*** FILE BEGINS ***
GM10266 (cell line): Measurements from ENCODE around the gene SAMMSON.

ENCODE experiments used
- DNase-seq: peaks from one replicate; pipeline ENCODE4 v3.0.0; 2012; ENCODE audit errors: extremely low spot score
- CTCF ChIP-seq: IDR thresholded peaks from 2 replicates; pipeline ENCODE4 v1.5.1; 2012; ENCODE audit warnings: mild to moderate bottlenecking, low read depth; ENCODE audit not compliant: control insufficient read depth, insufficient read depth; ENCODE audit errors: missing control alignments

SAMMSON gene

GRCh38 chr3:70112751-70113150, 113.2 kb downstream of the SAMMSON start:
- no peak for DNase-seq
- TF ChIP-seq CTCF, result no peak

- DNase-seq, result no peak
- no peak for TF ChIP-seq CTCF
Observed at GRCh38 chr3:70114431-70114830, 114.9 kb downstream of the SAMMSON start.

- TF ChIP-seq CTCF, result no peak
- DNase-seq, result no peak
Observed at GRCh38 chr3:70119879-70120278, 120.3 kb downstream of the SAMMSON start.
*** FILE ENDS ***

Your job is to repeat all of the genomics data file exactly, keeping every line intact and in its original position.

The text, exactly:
GM10266 (cell line): Measurements from ENCODE around the gene SAMMSON.

ENCODE experiments used
- DNase-seq: peaks from one replicate; pipeline ENCODE4 v3.0.0; 2012; ENCODE audit errors: extremely low spot score
- CTCF ChIP-seq: IDR thresholded peaks from 2 replicates; pipeline ENCODE4 v1.5.1; 2012; ENCODE audit warnings: mild to moderate bottlenecking, low read depth; ENCODE audit not compliant: control insufficient read depth, insufficient read depth; ENCODE audit errors: missing control alignments

SAMMSON gene

GRCh38 chr3:70112751-70113150, 113.2 kb downstream of the SAMMSON start:
- no peak for DNase-seq
- TF ChIP-seq CTCF, result no peak

- DNase-seq, result no peak
- no peak for TF ChIP-seq CTCF
Observed at GRCh38 chr3:70114431-70114830, 114.9 kb downstream of the SAMMSON start.

- TF ChIP-seq CTCF, result no peak
- DNase-seq, result no peak
Observed at GRCh38 chr3:70119879-70120278, 120.3 kb downstream of the SAMMSON start.